You can’t fix a problem this big without flushing our entire financial system down the toilet and starting over. Our Democracy is incapable of handling something that needs that kind of quick and decisive action. That would include prosecuting all of the judges that approve fraudulent foreclosure documents, hanging all of the executives on Wall Street that know exactly what they are doing, and executing all of the banking families that have been bribing all of the spineless politicians that will sell the souls of your grandchildren for a nice house on the hill. We don’t have enough prisons to deal with it any other way. The bankers usually just create a nice big war when they need to cover up something this huge. What is really amazing is that they still get away with it because no one will believe that a conspiracy could be this big. It’s always been right in front of our faces and everyone just keeps putting their heads back in the sand because they are too spineless to risk their little worlds by standing up so we can all have a society that treats people fairly. (Taking care of my own) If we were to start caring about each other on a large scale we would start to boycott all big corporations and start to invest in people, not insane monster corporations on auto-pilot heading us all in the direction of a cliff. A sane society would not have bankers, or a stock market, or even politicians for that matter. But I guess I never read anywhere that we were a sane society. Does anyone have an extra trillion dollars?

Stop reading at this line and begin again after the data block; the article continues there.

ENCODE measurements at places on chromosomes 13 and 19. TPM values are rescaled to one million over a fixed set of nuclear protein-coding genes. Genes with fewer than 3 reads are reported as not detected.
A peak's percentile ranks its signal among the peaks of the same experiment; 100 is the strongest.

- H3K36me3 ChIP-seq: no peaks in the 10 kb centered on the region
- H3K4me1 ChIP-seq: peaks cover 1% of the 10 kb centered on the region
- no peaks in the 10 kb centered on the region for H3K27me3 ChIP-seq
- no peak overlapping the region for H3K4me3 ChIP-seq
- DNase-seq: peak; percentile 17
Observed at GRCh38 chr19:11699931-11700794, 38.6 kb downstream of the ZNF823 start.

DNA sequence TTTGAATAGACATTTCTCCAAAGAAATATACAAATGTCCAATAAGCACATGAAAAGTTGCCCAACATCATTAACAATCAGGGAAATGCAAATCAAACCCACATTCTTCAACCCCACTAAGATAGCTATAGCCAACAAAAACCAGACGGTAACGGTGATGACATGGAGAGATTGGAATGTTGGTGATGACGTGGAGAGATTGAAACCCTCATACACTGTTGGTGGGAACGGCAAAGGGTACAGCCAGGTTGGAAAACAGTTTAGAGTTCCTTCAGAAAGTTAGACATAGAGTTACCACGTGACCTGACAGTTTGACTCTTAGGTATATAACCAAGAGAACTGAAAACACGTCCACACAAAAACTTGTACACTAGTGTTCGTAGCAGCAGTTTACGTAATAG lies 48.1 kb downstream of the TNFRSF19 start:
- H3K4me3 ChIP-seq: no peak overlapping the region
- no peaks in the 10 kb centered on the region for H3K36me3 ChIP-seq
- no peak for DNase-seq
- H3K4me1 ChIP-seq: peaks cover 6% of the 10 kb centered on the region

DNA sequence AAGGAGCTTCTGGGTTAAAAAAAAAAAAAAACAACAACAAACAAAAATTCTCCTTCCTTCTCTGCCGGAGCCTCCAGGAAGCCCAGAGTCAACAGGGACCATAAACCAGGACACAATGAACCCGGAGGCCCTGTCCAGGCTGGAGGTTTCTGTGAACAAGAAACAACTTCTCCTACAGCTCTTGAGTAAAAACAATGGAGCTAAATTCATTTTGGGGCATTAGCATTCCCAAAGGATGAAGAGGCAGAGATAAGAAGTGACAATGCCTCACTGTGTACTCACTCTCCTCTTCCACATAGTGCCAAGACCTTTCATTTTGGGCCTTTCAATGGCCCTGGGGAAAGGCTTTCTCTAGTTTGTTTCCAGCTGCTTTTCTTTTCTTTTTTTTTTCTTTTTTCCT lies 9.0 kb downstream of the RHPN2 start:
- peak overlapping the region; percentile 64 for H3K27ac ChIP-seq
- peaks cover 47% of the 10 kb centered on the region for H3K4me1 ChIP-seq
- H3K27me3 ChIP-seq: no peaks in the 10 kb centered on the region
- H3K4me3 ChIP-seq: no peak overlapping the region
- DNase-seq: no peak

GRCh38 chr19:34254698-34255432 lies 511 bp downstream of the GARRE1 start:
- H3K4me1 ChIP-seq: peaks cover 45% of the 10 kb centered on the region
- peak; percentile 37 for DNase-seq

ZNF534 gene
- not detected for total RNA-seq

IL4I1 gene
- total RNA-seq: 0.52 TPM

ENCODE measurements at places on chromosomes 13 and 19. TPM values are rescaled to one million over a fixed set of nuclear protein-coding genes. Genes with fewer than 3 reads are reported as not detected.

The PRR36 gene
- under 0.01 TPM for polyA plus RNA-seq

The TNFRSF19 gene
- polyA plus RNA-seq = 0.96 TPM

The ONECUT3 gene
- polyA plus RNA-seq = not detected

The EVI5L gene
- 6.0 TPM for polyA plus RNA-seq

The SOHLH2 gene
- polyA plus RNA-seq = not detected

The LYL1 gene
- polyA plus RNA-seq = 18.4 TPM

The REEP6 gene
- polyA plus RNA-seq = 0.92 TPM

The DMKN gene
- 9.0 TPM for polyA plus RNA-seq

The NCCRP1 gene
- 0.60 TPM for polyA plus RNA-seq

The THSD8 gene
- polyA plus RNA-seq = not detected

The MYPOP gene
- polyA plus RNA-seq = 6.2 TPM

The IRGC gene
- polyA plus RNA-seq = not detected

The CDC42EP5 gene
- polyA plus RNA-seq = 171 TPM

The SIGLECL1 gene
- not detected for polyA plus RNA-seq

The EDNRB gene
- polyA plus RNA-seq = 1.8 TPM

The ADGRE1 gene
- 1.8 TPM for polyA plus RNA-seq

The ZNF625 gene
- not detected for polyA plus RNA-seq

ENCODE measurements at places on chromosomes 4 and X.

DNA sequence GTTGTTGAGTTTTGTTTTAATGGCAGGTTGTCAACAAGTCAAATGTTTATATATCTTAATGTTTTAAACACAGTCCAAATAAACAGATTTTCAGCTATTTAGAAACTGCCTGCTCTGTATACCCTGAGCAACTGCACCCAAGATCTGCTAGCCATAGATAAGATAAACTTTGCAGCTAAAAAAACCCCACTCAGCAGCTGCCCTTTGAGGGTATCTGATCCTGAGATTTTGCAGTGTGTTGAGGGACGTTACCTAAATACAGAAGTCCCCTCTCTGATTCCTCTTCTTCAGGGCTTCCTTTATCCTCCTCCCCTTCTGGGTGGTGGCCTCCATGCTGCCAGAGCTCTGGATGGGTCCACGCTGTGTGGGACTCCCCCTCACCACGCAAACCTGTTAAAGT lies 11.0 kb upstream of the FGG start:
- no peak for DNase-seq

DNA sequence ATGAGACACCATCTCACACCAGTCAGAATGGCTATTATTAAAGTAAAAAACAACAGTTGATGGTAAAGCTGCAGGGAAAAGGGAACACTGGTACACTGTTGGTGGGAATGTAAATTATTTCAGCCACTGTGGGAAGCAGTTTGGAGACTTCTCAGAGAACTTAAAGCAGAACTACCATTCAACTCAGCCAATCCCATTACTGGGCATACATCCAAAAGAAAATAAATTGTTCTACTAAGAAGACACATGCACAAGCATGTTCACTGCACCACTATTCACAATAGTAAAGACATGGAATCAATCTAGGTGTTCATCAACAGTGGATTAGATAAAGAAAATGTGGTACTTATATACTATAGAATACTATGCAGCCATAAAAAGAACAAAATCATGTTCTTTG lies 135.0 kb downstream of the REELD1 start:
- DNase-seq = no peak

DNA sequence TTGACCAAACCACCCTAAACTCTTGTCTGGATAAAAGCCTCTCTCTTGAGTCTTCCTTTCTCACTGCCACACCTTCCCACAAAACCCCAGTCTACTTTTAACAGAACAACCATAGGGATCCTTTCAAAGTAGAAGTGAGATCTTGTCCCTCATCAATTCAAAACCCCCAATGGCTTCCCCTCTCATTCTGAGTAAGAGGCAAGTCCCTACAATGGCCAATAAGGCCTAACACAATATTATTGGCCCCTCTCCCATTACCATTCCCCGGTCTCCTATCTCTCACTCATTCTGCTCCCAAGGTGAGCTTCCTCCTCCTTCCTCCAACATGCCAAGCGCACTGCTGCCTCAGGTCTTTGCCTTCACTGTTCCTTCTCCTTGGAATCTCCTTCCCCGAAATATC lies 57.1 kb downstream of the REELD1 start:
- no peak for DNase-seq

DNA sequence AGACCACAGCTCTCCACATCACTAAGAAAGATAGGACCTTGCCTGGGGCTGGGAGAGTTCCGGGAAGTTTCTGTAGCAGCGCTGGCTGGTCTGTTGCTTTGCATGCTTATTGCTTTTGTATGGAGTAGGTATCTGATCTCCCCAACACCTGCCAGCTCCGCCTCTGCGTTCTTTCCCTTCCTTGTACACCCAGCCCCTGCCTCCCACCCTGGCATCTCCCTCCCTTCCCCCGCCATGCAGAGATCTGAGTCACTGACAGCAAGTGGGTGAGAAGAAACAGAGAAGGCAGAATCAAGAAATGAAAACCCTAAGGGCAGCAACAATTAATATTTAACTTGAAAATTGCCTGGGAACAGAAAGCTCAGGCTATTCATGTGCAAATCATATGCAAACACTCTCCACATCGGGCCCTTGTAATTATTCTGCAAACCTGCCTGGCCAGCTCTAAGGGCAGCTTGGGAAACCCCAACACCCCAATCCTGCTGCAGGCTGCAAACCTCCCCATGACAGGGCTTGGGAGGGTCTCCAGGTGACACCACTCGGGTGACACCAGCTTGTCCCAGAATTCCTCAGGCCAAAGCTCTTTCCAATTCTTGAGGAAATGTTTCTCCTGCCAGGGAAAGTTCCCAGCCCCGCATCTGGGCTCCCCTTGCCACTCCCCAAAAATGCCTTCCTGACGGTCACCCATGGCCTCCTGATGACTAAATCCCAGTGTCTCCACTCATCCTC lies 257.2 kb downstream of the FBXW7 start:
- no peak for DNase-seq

• Cheryl Hadden says:

      there just might be a way to fix it so that sales of houses can resume with some degree of assurance that getting a clean title is possible.
      My county is doing a tax sale right now and they take the responsibility to give Quit Claim deed with the following statement tacked on:

      “Please Note